CM: I think there actually is a good reason why it’s called the gateway bug, however. It’s because crickets have been farmed in the U.S. for the reptile feed market for the last 50 years. There’s an infrastructure created around it that only recently has been approved for human consumption and had infrastructure designed for that. That’s not to say other bugs are not worthy of human consumption. But crickets contain a lot of protein, they’re crunchy and they’re one of the most palatable insects out there, I’d say.

In the trailer, Dr. Sonny Ramaswamy of the USDA suggests that the biggest obstacle to this industry’s growth is consumer taste. Do you agree?

CM: I don’t think consumer taste is what’s preventing this from taking off. Through our investigation, we’ve seen demand for this really outstripping supply and I think it’s really going to take off through more products being created and supply being generated. That’s really going to happen through advancements in agricultural technology. We interviewed specific companies that are developing amazing technology that will allow for the mass production of crickets in the near future. I think that’s really what’s stopping it.

JK: The problem isn’t being helped that it’s pretty difficult to get these products on the shelves until very recently, I would imagine. But I feel we are making progress in this area. I think we’ll see various cricket products flying into Whole Foods or Trader Joe’s or other places where people are already interested in products based on their health benefits and environmental impact more so than their price point or taste. The other issue is the yuck factor. The way that’s being tackled right now is through the usual way of making things palatable: Grinding it up, making flour and using that flour in products. It’s much harder to be grossed out by it then when you’re looking at a protein bar that looks like all the other protein bars.

Singha Tain shows fried bamboo warms after cooking in Chiang Mai province, Thailand, on Tuesday, Feb. 19, 2008.
Credit: Sakchai Lalit/AP
Singha Tain shows fried bamboo warms after cooking in Chiang Mai province, Thailand, on Tuesday, Feb. 19, 2008.

What were some of the most surprising things you learned along the process of shooting this film?

JK: I was really surprised with the amount of products on the shelves. When I started opening my eyes, I realized there were so many already out there.

CM: The biggest surprise for me is that it went way beyond human consumption and that there were a number of companies looking into feeding animals. The first person we met doing this -- Tyler Isaac [of Slightly Nutty] in Santa Barbara -- had the idea to take the boiled grains that a brewery would normally throw away and instead feed them to crickets and take them and create insect meal and feed that to fish or chickens, both of which are natural insectivores. It solves part of the food waste problem we have today, too. A lot of really valuable resources and lots of money, water and fertilizer go into creating food that just goes to waste.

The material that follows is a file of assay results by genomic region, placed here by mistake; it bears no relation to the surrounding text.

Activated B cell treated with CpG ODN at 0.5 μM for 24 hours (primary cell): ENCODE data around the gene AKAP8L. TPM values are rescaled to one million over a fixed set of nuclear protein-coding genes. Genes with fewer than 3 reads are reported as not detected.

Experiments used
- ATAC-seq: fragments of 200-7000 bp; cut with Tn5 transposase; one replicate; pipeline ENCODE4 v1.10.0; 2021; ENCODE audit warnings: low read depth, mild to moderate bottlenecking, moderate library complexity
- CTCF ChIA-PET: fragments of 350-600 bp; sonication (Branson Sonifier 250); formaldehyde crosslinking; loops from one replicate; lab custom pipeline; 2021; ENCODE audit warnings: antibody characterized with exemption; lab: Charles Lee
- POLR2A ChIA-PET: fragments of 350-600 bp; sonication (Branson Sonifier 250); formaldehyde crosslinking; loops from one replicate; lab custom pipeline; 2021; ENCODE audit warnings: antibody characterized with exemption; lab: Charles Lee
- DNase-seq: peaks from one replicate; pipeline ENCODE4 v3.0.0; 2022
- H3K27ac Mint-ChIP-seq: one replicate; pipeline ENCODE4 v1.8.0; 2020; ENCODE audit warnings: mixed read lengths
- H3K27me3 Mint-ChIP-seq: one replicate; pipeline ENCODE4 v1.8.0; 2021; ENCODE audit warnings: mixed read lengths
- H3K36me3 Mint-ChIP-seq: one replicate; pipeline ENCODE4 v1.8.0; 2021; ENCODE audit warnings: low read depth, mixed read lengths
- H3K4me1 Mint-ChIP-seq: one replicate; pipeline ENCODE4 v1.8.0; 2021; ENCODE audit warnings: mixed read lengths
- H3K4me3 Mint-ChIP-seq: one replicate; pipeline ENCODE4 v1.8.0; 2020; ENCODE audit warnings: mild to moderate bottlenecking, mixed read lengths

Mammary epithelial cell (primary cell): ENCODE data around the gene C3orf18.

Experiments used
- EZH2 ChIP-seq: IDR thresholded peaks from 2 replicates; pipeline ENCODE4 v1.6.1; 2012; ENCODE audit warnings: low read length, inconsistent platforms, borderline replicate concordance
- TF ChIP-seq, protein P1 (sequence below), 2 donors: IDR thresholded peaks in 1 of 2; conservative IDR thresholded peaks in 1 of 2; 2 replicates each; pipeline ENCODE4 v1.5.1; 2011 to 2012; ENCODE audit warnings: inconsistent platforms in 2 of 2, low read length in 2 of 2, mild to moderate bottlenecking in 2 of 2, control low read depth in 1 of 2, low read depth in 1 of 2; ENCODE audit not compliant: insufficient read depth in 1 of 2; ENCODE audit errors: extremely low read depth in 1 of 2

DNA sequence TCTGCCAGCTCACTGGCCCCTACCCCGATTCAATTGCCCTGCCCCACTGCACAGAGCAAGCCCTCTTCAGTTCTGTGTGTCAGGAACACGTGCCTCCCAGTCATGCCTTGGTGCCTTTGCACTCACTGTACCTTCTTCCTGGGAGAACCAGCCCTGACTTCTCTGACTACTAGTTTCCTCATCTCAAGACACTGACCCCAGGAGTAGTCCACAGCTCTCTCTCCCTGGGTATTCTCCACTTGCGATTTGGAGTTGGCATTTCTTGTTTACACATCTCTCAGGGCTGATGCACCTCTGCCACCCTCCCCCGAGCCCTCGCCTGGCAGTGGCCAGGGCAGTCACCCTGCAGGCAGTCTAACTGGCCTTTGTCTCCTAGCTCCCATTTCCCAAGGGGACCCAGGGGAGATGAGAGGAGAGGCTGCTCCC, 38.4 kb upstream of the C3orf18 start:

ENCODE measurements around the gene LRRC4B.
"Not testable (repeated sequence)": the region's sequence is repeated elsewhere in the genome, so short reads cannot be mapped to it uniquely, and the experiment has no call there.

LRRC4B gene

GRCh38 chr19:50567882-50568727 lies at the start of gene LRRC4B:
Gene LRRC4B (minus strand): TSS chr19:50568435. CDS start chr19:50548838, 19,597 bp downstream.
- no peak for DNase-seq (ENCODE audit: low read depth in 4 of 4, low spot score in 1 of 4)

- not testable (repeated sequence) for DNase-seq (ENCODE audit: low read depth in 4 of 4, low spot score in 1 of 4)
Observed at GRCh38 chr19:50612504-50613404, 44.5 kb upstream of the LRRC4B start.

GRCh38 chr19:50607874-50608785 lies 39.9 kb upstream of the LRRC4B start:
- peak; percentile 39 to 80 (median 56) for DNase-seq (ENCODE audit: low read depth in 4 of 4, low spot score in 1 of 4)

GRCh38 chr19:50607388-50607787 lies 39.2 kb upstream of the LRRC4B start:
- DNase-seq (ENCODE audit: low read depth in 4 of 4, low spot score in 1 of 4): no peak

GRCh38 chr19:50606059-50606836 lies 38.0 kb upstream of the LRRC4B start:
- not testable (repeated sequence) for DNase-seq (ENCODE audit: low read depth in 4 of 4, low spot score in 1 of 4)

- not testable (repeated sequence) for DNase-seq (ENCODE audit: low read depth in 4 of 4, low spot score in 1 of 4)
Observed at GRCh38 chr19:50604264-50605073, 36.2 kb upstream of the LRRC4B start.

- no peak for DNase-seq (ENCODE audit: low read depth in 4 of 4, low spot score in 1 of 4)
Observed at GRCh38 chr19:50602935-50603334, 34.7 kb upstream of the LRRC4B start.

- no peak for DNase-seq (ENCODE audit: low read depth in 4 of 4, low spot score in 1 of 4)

JK: Essentially he’s converting waste into protein and creating something to feed people.

Do you feel we've reached a point where eating bugs is genuinely on the cusp of going mainstream here in America?

JK: I think we’re extremely close. One of the prime reasons we’re making this film is we considered ourselves educated, foodie, environmentalist type people who are pretty much no board with all that. We watch Jon Stewart, you know what I mean? And we had not heard of this, it wasn’t on our radar at all! So, suffice it to say, we’re trying to get it on the radar. We’re confident based on supply and demand and the number of businesses starting out.

We interviewed Andrew Zimmern of "Bizarre Foods" and he said there were no cricket flour products when he started in the industry and now he’s inundated with people talking about it. Once we get the chance to share this film, you won’t be asking if it’s on the cusp. We’ve traveled all over the U.S. and Canada, where you expect people to have more of that yuck factor than they are in reality. Mostly you’ll find people who are kind of curious. And curiosity is a great thing. It’s where education and knowledge stem from.

This interview has been edited for length and clarity.

Joseph Erbentraut covers promising innovations and challenges in the areas of food and water. In addition, they explore the evolving ways Americans are identifying and defining themselves. Tips? Email